Leonardo da Vinci’s Top 7 Tips for (not) Goal-Setting

Why there’s a 50% chance that setting SMART goals won’t work for you; and what to do about it

As I write this, it’s mid-December and I expect some people are thinking about setting goals, objectives or even resolutions for next year.

What you may not know, is that all of the great advice about setting SMART goals (Specific, Measurable, Achievable, Realistic and Time-targeted) is useless for about half of the population.

It used to be that psychologists would talk about Type A and Type B people.
(Google this if you’d like to know more about how it may not be that well regarded now. And how it actually came from research into heart disease that was funded by tobacco companies!)

But if we put that Type A and Type B research to one side, I think we can say that there are some people who are naturally organised, who like to plan ahead and who tend to think in step-by-step procedures. Doing goal-setting work with these people is almost too easy.

Then there’s the other half of the population, people who tend to think creatively, who like to dip in and out of many projects, and who love doing things their way, even if nobody else does it like that.

If you’re one of the second group, read on…

A couple of years ago there was a great exhibition here in Manchester of some of Leonardo da Vinci’s sketches and scientific research. As well it being a great chance to see that work first-hand, the thing that stood out most for me was information about what a terrible completer-finisher Leonardo da Vinci actually was. I forget the total number, but in my notebook I copied down part of the curator’s words:

“Leonardo wrote copious notes and intended to publish several treatises, but, like many of his artistic projects, these were never finished”.

I got to thinking about Leonardo’s approach to productivity and how he might have approached setting some goals for the new year. So, in my best attempt to channel the inner Leonardo, here’s some goal-setting tips for the creative, multi-tasking, individualistic renaissance genius in all of us:

Tip 1: Forget setting SMART goals. Seriously, just forget it
Unless you know that this approach already works for you, or are feeling really, really happy and relieved at the thought of getting all organised and writing numbered lists, with deadlines etc, let it go. If you absolutely can’t let it go (perhaps because you work for a Type A person or have HR people in your company who feel more comfortable with boxes on forms), then I’m afraid you will need to game the system as best you can, but make sure you do the following stuff too, as this is where your strengths really are.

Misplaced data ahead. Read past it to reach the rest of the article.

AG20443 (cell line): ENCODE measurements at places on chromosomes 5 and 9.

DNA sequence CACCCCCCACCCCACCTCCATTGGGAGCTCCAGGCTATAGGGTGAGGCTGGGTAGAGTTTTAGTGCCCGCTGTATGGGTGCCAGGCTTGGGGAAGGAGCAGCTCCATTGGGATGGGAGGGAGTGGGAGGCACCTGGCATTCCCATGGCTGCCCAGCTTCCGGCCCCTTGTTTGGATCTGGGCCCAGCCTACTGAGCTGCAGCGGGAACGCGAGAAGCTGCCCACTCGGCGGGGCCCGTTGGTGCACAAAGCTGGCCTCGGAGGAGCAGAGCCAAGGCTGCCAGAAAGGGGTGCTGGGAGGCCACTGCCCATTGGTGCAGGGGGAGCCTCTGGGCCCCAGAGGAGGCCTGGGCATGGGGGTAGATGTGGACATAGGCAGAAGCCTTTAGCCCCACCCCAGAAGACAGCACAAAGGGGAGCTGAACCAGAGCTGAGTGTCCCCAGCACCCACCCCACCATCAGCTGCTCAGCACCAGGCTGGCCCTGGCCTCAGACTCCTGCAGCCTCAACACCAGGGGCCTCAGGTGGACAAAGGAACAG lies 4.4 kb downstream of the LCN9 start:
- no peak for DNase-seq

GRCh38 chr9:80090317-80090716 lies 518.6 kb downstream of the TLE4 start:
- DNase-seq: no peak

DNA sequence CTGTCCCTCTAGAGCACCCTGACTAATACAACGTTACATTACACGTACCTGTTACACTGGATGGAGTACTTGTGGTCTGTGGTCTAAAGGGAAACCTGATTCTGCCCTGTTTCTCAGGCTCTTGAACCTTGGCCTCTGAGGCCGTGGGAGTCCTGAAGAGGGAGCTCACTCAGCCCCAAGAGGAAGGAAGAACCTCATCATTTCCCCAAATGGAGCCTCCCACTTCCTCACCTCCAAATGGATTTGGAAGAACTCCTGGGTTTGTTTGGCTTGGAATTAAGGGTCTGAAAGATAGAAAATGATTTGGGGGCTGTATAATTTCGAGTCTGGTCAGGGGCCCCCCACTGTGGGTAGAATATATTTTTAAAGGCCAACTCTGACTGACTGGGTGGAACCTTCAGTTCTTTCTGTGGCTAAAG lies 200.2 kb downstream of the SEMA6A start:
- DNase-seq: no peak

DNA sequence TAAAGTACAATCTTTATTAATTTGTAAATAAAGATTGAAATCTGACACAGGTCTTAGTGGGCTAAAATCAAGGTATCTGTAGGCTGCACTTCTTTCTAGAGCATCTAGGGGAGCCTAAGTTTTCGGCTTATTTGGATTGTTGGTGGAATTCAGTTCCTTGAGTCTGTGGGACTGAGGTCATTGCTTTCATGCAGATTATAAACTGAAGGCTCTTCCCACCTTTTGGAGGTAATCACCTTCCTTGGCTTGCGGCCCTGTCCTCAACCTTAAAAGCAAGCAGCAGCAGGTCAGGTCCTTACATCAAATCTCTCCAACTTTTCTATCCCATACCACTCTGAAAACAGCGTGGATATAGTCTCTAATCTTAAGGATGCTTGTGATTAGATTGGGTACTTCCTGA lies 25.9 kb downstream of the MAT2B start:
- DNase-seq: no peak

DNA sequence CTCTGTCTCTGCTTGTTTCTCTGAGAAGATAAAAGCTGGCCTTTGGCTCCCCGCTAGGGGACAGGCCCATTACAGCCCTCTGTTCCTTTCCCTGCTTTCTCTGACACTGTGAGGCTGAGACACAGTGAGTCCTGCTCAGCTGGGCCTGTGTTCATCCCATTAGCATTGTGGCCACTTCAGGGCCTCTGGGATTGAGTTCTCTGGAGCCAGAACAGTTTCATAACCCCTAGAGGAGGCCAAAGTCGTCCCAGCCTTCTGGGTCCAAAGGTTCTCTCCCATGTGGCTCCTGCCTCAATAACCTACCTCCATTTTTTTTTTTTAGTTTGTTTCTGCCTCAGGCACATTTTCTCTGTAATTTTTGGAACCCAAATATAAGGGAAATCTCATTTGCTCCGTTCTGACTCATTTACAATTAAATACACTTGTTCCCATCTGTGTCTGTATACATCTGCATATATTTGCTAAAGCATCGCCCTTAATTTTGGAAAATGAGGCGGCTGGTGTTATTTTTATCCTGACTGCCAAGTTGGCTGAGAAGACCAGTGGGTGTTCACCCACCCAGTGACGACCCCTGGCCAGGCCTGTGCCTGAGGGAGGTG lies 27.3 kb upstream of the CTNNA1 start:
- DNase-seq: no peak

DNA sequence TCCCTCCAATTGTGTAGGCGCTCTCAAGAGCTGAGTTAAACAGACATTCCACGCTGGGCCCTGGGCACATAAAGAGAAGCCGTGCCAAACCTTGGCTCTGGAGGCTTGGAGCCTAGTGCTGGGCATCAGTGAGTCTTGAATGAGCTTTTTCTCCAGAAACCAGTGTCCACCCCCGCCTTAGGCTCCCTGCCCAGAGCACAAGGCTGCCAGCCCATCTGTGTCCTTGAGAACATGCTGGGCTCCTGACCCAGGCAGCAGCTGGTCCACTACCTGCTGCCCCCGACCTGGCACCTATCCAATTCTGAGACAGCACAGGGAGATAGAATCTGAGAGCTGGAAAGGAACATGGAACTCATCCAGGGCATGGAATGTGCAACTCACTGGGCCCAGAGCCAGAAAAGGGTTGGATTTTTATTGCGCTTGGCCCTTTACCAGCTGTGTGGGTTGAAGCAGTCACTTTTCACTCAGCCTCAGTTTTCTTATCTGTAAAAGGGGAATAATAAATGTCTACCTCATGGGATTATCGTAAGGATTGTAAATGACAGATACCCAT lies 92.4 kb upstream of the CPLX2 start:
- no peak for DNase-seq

Tip 2: Think vague thoughts, set broad-brush outcomes not specific goals and take time to dream
Do you like to scribble in notebooks (you probably have more than one notebook on the go at once)? Do you think visually (you’ve probably already got into making vision-boards or scrapbooks of things you intend to try doing)? Maybe you’re a talker and like to think out loud? Whatever your method, make sure you set aside time for dreaming (call it “Visioning” if you’re at work, it sounds more official to Type A’s).

Tip 3: Have a Someday-Maybe list/notebook/file
It’s very important to have somewhere to ‘put’ all of your great ideas and stuff that you might work on someday. Not because it’s important that you don’t forget it. After all, ideas come relatively easy for you, like buses, there’ll be another one along in a minute. No, for you, having a Someday-Maybe file is an important way to stop your head exploding with the awesomeness of all your ideas and initiatives.

Tip 4: Do it your way
There really isn’t a right or a wrong way to set goals. They are only a means to an end, a way, for some people, to drive their performance towards something important. What’s important is that you find the way that helps you to achieve what you want to achieve at work.

Here’s one exercise I often use with clients who aren’t sure yet what their way is.
Think about a time at work when everything was going just right for you. When you felt alive and were getting the results you wanted. What was going on around you then? What conditions were important to you for for getting those results? What was in it for you – why was that outcome important to you?

Tip 5: Get used to juggling stuff
You’re probably at your best when you’re like one of those circus plate-spinning acts. You’ve got loads of plates spinning on loads of poles. Some will be teetering and need your input and some will be doing fine. And some will be lurking in a corner, forgotten. As you write your version of your ‘goals’, you will need to learn to recognise when you’re about to set one too many plates spinning.

Tip 6: Love to fail, but hate to quit
If you’re a subscriber to my newsletter, you might have already seen that I’m running a series of exclusive video blogs along this theme – that failure is a really important part of progress and is actually the antidote to quitting. I think it’s also an important part of goal-setting for non-linear people. You will need to try more things than you can achieve. You will need to go down some blind alleys. Like Leonardo da Vinci, you will probably have a pile of unfinished projects. When you’re writing down whatever your version of goals for next year might be, make sure they’re listed as things to “Try”, “Experiment with”, Fail at” or “Learn about”.

Tip 7: Take a look at Da Vinci’s own to-do list
Reproduced in a great article here: Leonardo’s to-do list

Note how much of it is listed as “discover…” or “find…”


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